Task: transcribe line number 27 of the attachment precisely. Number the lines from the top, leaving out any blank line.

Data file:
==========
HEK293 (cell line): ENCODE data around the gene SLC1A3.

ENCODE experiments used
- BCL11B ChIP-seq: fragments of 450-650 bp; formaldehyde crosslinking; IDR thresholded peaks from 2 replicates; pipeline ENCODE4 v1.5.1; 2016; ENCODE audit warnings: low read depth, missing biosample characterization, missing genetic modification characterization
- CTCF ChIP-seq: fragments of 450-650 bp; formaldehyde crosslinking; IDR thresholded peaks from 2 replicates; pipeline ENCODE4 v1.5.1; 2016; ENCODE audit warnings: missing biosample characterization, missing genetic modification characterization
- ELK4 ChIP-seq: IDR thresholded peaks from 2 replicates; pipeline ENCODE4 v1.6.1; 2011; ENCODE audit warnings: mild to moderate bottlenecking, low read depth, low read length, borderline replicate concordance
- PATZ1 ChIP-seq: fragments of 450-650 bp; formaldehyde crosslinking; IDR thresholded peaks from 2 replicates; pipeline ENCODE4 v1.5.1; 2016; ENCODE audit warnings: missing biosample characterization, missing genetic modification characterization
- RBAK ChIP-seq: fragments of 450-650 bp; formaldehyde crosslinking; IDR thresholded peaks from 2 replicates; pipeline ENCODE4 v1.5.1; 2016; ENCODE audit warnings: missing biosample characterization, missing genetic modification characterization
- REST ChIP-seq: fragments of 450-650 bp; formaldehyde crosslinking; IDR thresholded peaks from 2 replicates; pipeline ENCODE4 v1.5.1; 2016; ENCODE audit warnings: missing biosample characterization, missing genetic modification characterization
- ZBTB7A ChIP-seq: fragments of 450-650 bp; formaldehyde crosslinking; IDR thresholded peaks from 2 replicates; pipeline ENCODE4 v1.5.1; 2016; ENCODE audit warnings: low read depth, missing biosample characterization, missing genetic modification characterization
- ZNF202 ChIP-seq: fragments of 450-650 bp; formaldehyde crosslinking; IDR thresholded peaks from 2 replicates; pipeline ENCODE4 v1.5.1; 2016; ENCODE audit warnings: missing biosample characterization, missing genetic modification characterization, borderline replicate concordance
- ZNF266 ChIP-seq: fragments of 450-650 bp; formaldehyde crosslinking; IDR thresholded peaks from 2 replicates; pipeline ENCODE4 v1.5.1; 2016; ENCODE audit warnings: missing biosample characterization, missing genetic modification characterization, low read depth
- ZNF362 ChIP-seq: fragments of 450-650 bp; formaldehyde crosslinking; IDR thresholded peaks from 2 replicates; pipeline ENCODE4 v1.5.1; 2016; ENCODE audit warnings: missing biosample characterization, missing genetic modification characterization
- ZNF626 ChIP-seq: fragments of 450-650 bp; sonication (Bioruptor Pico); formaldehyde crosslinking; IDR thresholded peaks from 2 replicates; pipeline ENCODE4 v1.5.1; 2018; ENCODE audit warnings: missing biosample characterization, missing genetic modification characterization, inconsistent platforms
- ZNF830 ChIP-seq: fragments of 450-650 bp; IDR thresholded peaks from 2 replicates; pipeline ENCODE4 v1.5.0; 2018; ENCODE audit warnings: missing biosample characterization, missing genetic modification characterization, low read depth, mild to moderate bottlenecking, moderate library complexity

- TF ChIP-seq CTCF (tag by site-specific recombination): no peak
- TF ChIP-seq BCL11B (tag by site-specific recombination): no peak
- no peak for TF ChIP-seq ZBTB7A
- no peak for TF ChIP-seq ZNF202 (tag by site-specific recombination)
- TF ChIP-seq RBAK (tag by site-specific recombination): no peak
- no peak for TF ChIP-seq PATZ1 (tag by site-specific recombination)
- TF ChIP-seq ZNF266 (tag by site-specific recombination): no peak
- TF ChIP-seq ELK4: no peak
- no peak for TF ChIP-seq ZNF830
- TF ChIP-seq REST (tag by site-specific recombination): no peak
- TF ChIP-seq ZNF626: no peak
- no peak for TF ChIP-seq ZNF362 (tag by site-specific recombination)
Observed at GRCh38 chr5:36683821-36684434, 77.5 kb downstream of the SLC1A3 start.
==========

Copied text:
Observed at GRCh38 chr5:36683821-36684434, 77.5 kb downstream of the SLC1A3 start.